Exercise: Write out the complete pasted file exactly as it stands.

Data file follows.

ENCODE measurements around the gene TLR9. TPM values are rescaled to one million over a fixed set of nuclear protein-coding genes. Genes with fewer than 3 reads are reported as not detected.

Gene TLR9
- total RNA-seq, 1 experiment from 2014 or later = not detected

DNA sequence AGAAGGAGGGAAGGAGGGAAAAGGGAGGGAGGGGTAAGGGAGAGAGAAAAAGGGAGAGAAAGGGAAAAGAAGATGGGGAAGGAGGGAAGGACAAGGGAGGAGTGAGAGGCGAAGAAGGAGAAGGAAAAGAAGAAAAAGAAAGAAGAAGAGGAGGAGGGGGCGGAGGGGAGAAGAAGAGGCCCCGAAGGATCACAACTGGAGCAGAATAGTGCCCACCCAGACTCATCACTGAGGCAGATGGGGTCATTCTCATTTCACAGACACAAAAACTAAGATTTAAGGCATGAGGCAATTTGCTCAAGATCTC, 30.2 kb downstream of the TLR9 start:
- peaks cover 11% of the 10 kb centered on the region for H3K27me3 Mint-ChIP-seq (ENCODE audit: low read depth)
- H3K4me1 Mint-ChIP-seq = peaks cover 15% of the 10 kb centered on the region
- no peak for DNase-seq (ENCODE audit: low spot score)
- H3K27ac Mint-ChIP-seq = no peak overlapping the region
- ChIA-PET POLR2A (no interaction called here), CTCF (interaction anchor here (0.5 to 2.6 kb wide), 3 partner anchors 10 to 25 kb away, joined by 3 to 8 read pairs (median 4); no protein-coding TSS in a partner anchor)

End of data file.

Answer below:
ENCODE measurements around the gene TLR9. TPM values are rescaled to one million over a fixed set of nuclear protein-coding genes. Genes with fewer than 3 reads are reported as not detected.

Gene TLR9
- total RNA-seq, 1 experiment from 2014 or later = not detected

DNA sequence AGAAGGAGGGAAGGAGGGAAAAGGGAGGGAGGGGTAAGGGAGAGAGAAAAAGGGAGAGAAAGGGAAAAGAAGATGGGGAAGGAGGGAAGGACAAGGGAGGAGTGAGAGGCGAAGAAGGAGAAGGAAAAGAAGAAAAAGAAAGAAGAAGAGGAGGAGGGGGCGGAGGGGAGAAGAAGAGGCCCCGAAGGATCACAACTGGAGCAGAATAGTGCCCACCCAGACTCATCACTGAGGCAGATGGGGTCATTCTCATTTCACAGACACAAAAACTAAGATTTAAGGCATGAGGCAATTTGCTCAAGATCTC, 30.2 kb downstream of the TLR9 start:
- peaks cover 11% of the 10 kb centered on the region for H3K27me3 Mint-ChIP-seq (ENCODE audit: low read depth)
- H3K4me1 Mint-ChIP-seq = peaks cover 15% of the 10 kb centered on the region
- no peak for DNase-seq (ENCODE audit: low spot score)
- H3K27ac Mint-ChIP-seq = no peak overlapping the region
- ChIA-PET POLR2A (no interaction called here), CTCF (interaction anchor here (0.5 to 2.6 kb wide), 3 partner anchors 10 to 25 kb away, joined by 3 to 8 read pairs (median 4); no protein-coding TSS in a partner anchor)